During the 1996 Olympics, I read everything I could get my hands on related to the female gymnasts, so watching women’s gymnastics now makes me feel like a little kid again. It’s fascinating how little girls like her Moceanu’s sister (and me) idolized Moceanu and wanted so badly to be a gymnast, but her family and faith made all the difference in the world, both in her upbringing and how she handles it now.

Journalists: don’t make the same mistake with Gabby Douglas. She’s worth more than a surface-level, faith-free story.

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  • Rebecca

    It would be nice if Christianity Today mentioned Moceanu was Eastern Orthodox…You’d expect them to “Get Religion” too.

  • Roberto

    I saw the Moceanu story/profile on HBO’s “Real Sports” and wondered about a possible faith angle, which, almost needless to say, didn’t come up.

  • Sarah Pulliam Bailey

    Rebecca, thanks for your passive aggressive note. Good detail, though my post was about the overall point about coverage of athlete’s faith. Missing the forest for the trees?

  • Sarah Pulliam Bailey

    Roberto, good call. I didn’t realize it was on HBO, too. Her book likely spurred a few media stories.

  • Rebecca

    Wow, Molly, control the snark. I wasn’t being passive aggressive. As an Orthodox Christian, I feel much the same about Western Christian media as it seems Christians/religious folk in general feel about the media. I enjoyed your post about making sure Gabby’s faith didn’t get lost, saw the link to CT and noticed that her faith was not accurately portrayed.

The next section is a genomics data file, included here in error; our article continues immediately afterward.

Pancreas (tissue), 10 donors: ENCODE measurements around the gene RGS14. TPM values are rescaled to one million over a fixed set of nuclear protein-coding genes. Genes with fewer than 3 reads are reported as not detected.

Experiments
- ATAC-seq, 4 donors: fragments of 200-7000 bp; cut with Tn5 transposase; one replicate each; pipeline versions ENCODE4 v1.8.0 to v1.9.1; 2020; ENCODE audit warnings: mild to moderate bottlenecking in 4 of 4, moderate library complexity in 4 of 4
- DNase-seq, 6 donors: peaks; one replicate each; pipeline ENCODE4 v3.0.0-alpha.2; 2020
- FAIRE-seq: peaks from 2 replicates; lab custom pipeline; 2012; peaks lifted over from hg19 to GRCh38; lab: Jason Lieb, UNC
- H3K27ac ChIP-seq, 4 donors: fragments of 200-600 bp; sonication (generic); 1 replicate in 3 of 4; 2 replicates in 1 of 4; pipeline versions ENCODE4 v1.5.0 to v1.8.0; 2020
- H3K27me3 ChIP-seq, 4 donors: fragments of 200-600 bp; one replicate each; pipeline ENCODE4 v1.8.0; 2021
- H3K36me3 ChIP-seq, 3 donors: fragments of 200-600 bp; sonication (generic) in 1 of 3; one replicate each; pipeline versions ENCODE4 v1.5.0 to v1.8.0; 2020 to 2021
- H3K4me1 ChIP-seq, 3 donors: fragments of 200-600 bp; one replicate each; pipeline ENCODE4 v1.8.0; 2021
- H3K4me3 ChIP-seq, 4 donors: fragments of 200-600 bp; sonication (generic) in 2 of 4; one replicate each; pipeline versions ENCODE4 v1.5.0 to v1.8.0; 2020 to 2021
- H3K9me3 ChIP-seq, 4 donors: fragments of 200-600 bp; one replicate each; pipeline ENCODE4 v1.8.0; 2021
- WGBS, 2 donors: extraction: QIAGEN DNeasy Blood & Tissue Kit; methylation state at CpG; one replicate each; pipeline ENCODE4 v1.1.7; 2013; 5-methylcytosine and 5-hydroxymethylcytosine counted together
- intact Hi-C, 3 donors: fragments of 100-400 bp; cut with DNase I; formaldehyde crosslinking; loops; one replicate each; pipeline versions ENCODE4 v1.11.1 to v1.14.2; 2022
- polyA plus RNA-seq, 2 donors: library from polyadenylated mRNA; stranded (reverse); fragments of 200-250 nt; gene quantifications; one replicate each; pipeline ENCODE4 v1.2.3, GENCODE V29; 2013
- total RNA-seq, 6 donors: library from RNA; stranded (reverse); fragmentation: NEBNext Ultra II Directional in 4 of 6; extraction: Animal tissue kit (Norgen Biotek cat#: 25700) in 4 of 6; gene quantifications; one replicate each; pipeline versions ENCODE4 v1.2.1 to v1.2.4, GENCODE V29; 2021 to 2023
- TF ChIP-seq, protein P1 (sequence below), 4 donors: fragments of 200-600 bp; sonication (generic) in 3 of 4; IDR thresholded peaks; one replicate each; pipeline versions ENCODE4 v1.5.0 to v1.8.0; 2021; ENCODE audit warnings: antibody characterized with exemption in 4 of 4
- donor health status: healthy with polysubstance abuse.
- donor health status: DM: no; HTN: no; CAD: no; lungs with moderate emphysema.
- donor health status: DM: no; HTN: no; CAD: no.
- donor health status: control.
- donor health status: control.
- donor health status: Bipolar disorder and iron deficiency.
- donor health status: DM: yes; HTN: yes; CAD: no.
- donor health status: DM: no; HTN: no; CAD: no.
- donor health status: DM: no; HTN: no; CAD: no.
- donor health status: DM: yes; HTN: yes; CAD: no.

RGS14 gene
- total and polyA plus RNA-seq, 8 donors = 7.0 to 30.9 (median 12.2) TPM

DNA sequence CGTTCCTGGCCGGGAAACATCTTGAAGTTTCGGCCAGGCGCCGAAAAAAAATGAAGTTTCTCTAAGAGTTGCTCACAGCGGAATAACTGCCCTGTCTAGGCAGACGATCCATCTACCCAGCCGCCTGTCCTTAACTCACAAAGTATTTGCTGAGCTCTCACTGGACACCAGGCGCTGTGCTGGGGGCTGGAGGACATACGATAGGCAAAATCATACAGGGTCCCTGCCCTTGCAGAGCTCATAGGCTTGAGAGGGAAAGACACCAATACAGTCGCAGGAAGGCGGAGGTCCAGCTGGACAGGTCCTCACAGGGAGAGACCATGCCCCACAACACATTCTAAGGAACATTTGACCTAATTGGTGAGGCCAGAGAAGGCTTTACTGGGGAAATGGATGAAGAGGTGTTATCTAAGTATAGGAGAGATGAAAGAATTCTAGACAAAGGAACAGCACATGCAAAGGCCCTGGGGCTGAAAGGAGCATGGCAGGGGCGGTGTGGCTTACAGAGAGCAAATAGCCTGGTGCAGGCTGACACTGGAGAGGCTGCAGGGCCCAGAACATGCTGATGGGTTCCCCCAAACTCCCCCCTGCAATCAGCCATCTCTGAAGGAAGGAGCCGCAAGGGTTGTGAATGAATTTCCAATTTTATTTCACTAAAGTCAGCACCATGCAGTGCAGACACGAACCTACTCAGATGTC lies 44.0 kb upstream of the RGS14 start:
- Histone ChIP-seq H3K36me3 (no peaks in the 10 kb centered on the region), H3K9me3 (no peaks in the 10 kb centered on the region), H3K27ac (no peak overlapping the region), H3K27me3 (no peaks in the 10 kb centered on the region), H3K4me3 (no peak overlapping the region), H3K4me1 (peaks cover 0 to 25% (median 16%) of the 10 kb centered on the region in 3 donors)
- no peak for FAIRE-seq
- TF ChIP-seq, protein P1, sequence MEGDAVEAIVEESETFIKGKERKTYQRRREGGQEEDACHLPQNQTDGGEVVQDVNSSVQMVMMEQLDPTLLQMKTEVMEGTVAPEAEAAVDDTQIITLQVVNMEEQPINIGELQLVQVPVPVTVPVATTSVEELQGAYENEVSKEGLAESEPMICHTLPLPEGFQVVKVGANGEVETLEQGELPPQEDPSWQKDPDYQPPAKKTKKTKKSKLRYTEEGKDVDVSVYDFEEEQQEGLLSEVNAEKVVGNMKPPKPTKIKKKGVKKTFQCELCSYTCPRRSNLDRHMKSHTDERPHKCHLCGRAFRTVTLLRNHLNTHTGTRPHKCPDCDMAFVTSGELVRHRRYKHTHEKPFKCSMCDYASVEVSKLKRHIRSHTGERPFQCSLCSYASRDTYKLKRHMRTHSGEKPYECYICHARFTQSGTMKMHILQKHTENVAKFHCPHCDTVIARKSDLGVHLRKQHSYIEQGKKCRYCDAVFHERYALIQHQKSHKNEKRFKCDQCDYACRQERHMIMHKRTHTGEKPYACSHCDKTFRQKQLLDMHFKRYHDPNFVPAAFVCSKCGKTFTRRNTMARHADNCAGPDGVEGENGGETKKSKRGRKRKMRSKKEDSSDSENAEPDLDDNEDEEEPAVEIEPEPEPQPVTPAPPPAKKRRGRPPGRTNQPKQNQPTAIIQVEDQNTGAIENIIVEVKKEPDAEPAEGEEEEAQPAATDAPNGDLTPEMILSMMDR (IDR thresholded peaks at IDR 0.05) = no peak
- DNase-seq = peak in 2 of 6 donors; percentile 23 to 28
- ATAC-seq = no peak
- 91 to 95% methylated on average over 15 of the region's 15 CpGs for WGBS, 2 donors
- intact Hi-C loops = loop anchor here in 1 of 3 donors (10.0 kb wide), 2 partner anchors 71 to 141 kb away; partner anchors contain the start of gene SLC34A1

Is it wrong of me to have noted that? Lighten up and/or knock off the inconsistency.

  • Rebecca

    My apologies. Sarah, control the snark.

  • Cathy G.

    Gabby’s great, but my favorite religion (or maybe more spirituality) story these Olympics has been swimmer Anthony Ervin. This Rolling Stone article gives a good overview, but I wish it had a little more detail on the church he visited, what role faith had in his childhood, if any, and what he practices now (I’ve heard he’s Buddhist).

  • Julia

    Banks says the focus on Douglas’ hair “illustrates, in a painful manner, how black people continue to hold on to outdated ideas that are no less problematic today as they were in the past.

    Kind of off topic, but what is this all about in the link provided to Urban Faith?

    It seems like hairstyles and the outdated use of scrunchies are bigger topics in the gymnastic world than religion.

  • Sarah Pulliam Bailey

    Rebecca, can you tell I’m overly sensitive since I felt like the other stuff was ignored? Thanks for fleshing out the argument. :-)

  • Sarah Pulliam Bailey

    Cathy G., that’s pretty interesting. Saving that for the possible follow up file.

  • Sarah Pulliam Bailey

    Julia, I’m not sure I can articulate it, but I think the discussions about hair represent something larger about race. I don’t see a faith connection, but I imagine Urban Faith, which offers interesting observations on race, might have picked up on that.

  • Mike

    Sarah, if you are going to drive clicks to your employer’s website, why not be more responsive to the journalism question of how her specific religion–Eastern Orthodox–was completely left out of your employer’s story. Isn’t that a significant journlam error, the kind GetReligion would point out in other situations?

  • Rebecca

    Re: Mike’s comment–
    I think you can say, without evidence to the contrary, that her Eastern Orthodoxy was left out by CT on purpose, because it is a form of ancient Christianity with which modern Protestants are particularly uncomfortable. That makes it then a journalist error. It conveys a bias, a big one.

    If a secular news organization were to completely leave out such information, there would be, and always is on this page, an outcry of journalistic ignorance or bias.

    On this, crickets…

  • Sarah Pulliam Bailey

    Thanks for your thoughts. We tend to focus our critiques on mainstream outlets. And I work for Christianity Today, so there’s that aspect. Hope that makes sense.